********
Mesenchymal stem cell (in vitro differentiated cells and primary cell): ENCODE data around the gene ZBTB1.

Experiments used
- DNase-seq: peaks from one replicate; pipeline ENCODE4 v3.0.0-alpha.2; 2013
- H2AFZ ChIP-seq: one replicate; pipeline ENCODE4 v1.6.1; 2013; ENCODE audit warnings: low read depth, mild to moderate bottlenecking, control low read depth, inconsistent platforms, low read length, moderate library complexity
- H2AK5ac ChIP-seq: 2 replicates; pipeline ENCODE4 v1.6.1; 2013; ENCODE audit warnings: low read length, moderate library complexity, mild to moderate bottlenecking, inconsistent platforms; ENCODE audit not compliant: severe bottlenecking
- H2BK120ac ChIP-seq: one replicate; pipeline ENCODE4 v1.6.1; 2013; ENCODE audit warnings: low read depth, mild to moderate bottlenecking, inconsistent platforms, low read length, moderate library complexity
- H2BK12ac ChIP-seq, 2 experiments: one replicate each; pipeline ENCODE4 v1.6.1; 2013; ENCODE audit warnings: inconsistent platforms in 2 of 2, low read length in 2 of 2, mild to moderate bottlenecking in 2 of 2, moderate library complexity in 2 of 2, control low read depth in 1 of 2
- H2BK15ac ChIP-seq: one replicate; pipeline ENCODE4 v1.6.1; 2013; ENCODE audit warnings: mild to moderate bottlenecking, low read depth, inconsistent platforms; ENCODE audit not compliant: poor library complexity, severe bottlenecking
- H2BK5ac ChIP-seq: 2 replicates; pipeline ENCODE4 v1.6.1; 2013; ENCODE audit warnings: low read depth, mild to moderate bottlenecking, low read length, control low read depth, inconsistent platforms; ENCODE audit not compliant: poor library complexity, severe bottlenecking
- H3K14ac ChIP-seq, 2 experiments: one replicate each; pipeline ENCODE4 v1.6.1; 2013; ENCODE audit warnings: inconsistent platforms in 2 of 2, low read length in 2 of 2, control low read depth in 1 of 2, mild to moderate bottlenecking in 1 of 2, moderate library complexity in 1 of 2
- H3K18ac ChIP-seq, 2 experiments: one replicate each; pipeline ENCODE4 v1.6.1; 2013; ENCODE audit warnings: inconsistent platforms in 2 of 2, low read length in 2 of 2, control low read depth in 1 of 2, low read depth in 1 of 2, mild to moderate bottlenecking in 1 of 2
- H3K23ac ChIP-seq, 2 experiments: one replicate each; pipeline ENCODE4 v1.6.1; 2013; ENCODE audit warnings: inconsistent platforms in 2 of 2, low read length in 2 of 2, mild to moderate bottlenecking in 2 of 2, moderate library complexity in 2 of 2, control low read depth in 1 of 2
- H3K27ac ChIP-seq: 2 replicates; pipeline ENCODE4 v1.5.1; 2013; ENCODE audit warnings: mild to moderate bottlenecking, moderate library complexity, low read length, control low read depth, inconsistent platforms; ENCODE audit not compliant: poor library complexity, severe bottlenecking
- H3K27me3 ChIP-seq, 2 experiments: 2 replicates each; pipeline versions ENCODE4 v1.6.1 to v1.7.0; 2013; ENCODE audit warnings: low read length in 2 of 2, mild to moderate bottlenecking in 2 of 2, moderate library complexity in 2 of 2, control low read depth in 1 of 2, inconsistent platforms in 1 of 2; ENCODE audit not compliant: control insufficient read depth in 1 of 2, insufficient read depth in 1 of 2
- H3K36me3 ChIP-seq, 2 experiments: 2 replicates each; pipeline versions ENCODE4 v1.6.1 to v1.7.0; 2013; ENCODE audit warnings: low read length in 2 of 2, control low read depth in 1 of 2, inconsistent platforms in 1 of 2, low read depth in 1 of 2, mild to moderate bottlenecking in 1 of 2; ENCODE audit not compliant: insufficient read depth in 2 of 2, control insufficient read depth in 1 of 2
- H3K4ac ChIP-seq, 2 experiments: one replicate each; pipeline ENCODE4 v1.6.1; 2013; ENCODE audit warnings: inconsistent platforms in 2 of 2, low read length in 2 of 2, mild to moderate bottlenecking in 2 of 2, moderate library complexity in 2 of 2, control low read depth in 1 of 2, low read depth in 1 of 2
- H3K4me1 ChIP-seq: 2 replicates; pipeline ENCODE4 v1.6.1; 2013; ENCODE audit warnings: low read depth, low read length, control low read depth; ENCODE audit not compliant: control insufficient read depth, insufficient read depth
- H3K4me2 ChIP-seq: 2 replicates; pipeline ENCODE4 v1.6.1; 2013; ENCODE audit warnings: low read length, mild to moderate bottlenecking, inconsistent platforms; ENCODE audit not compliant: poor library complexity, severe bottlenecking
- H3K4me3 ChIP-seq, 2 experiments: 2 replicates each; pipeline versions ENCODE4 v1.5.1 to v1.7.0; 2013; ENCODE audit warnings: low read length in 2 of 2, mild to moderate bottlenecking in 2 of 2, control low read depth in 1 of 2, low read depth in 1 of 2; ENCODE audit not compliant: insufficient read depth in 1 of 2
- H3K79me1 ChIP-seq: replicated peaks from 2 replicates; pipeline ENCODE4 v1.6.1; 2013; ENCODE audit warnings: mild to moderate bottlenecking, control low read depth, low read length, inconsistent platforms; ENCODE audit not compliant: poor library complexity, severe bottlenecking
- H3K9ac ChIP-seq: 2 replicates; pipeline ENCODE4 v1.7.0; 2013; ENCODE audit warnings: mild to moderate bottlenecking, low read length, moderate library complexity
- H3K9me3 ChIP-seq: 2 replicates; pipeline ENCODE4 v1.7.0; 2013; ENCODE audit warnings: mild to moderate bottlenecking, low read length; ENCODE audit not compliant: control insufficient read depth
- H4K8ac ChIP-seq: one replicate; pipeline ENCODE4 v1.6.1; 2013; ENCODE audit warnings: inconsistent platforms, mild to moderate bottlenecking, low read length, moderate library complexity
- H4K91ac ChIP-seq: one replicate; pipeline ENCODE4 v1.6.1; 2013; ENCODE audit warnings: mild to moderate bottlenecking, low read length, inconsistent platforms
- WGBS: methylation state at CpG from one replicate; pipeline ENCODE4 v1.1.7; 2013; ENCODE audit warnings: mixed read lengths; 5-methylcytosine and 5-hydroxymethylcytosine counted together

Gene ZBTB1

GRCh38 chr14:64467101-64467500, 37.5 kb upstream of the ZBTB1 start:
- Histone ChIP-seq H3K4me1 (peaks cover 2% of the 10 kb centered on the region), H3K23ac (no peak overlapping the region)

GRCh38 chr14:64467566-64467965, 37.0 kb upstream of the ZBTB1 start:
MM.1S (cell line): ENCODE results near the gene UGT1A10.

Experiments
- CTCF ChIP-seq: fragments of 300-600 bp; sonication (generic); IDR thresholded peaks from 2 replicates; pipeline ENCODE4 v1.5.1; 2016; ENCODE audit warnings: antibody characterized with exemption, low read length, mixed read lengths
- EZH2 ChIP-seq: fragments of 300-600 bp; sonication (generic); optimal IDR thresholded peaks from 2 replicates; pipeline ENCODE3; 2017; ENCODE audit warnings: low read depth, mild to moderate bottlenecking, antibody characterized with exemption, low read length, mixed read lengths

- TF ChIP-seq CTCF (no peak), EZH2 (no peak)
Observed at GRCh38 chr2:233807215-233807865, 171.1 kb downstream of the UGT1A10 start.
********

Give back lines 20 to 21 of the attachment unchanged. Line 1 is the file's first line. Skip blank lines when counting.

- H3K79me1 ChIP-seq: replicated peaks from 2 replicates; pipeline ENCODE4 v1.6.1; 2013; ENCODE audit warnings: mild to moderate bottlenecking, control low read depth, low read length, inconsistent platforms; ENCODE audit not compliant: poor library complexity, severe bottlenecking
- H3K9ac ChIP-seq: 2 replicates; pipeline ENCODE4 v1.7.0; 2013; ENCODE audit warnings: mild to moderate bottlenecking, low read length, moderate library complexity